The LWF Blog
Passive fire protection for Building Professionals – Part 2January 30, 2020 3:31 pm
In LWF’s blog series on passive fire protection for building professionals and contractors and those with an interest in structural fire protection issues, we aim to give an overview of the important role passive protection plays in the overall fire safety provision of a building.
In part 1, our introduction outlined the basics of passive fire protection and how it differs from active fire protection. We will continue from that point in part 2 by looking at the benefits of the initial survey to the overall fire safety strategy for a building.
An initial survey of a building or proposed building by a suitably qualified person, will highlight the fire safety risks and enable an analysis of the results, which will pinpoint the correct fire safety strategy for the premises. There are occasions where the results will suggest that active fire protection measures are not required and that passive fire protection methods will be sufficient, there will also be occasions where the proposed use of the building will indicate that active fire protection should be used, such as sprinkler systems or fire detection systems, and that compartmentation will not be necessary.
One example of this might be a large single-storey building designed for warehousing. A fire in a building like this can spread too quickly for the Fire Service to enter upon arrival, which might mean a total loss of the building and contents for the property owner. Compartmentation may not be suitable as the area is required to be large and open-plan for warehousing purposes. In this case, fire alarms and automatic sprinkler systems would have a much greater effect on suppressing the fire and preventing total loss. In order for the building occupants to be safe they would be required to evacuate the building via the nearest of the provided fire doors upon hearing the alarm, before gathering at the assembly point.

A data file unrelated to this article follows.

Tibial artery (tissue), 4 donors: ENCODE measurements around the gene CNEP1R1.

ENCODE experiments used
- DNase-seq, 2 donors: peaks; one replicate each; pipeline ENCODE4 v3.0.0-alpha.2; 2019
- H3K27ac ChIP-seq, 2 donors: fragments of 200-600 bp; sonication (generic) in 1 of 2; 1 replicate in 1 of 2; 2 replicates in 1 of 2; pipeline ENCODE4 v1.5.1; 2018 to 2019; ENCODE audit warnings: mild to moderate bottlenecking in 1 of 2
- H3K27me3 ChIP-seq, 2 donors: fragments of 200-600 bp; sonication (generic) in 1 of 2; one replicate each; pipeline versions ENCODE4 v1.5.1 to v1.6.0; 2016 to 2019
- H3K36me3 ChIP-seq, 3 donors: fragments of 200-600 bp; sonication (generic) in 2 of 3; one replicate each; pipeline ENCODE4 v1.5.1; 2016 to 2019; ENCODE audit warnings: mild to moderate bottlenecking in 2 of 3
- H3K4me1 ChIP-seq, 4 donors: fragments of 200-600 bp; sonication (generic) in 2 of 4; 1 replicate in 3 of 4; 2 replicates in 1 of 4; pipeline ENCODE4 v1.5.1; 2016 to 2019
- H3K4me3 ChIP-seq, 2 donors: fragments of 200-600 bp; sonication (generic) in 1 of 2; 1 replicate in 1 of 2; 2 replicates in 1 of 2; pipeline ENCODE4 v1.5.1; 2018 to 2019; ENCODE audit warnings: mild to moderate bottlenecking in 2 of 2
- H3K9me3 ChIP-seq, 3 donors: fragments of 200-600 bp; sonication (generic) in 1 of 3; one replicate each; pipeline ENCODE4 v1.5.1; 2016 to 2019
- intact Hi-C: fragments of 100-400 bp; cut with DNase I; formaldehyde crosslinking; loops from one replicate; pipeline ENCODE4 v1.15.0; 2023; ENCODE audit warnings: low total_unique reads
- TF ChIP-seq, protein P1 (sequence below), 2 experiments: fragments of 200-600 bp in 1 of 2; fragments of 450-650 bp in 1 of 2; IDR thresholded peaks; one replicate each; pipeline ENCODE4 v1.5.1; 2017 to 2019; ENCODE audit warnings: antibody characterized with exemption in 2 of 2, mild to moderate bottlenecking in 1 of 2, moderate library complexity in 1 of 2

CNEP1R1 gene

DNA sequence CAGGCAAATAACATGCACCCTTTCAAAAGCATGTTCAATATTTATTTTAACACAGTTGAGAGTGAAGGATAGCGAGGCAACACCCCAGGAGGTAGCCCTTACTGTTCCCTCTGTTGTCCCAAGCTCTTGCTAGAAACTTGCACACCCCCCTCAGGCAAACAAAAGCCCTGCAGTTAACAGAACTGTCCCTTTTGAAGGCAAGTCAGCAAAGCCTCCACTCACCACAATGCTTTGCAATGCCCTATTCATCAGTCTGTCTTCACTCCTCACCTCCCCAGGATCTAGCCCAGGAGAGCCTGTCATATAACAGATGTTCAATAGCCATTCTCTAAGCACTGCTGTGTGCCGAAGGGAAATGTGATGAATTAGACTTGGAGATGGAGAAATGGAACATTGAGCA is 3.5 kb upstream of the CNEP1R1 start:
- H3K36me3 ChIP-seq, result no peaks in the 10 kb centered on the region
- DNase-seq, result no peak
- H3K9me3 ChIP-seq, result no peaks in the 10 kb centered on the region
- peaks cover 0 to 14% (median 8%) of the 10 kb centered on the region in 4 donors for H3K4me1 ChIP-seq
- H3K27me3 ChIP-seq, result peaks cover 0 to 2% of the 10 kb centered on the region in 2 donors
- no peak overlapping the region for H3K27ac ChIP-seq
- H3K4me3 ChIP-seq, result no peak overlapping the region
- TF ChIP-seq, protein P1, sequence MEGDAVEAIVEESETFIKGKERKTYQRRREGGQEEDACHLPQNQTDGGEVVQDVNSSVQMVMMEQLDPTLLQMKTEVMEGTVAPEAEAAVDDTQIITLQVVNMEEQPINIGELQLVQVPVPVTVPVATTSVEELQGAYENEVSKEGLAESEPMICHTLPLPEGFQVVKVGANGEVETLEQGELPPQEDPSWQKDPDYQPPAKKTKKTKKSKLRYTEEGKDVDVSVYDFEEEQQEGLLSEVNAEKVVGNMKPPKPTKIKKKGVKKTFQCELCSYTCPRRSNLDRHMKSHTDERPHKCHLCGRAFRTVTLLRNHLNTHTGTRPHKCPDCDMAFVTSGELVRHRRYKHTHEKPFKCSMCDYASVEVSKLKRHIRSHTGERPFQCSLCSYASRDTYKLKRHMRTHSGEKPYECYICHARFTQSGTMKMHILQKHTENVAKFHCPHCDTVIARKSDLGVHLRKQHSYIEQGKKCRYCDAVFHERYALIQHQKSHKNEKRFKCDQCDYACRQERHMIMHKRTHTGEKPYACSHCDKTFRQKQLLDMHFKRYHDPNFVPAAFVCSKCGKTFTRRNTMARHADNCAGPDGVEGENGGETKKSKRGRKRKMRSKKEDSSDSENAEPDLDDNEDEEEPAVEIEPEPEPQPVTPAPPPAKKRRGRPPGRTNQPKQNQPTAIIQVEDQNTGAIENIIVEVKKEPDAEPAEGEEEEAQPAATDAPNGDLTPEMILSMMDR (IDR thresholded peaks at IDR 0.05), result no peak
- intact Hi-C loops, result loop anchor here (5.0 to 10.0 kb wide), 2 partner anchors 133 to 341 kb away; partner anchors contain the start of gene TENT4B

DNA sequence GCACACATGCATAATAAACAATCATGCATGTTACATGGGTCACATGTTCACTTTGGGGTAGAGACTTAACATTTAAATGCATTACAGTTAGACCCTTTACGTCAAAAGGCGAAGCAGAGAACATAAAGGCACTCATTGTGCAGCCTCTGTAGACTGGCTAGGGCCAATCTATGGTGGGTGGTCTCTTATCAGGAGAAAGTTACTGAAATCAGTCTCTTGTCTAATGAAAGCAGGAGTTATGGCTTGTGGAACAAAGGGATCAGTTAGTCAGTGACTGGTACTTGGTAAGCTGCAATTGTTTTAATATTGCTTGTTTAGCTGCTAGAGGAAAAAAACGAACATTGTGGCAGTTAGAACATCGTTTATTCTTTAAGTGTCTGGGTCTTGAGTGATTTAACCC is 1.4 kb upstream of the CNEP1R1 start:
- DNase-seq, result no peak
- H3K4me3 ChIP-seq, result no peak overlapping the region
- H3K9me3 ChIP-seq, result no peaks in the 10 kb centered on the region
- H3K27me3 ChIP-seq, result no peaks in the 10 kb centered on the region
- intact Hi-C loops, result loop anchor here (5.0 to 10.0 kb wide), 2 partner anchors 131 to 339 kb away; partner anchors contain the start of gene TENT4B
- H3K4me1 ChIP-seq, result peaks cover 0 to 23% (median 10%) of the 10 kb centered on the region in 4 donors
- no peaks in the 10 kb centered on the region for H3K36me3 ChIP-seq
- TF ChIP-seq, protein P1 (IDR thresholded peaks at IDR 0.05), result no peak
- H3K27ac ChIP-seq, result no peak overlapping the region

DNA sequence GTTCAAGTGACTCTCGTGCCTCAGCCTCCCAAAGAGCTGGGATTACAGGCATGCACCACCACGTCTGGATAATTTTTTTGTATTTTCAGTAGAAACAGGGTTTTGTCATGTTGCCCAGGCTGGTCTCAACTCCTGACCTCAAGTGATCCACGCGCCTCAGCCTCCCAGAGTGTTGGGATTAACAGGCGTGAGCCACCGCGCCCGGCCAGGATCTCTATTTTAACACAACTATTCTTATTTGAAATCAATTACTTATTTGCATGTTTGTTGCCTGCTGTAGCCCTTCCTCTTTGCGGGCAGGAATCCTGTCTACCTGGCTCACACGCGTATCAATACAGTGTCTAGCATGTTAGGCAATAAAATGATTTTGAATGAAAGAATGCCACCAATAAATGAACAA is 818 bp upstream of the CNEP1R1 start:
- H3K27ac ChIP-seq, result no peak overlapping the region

It is essential that there is an understanding of where passive fire protection should be installed in a building and which regulations and guidance apply to those installations, in order to comply with fire safety and building legislation. In addition, once it is known where the passive fire protection elements are to be placed, then a greater understanding of the type of product that will be used is gained and the details of specifying and installing them can be dealt with. Part 3 of this blog series will begin by looking at some of the most commonly seen passive fire protection methods.
In the meantime, if you have any queries about your own facilities or wish to discuss this blog series, please do not hesitate to contact this office on free phone 0800 410 1130.
Lawrence Webster Forrest are fire engineering and fire risk management consultants who have over 30 years’ experience in providing fire safety advice to Architects, Developers, Contractors and End User Clients.
While care has been taken to ensure that information contained in LWF’s publications is true and correct at the time of publication, changes in circumstances after the time of publication may impact on the accuracy of this information.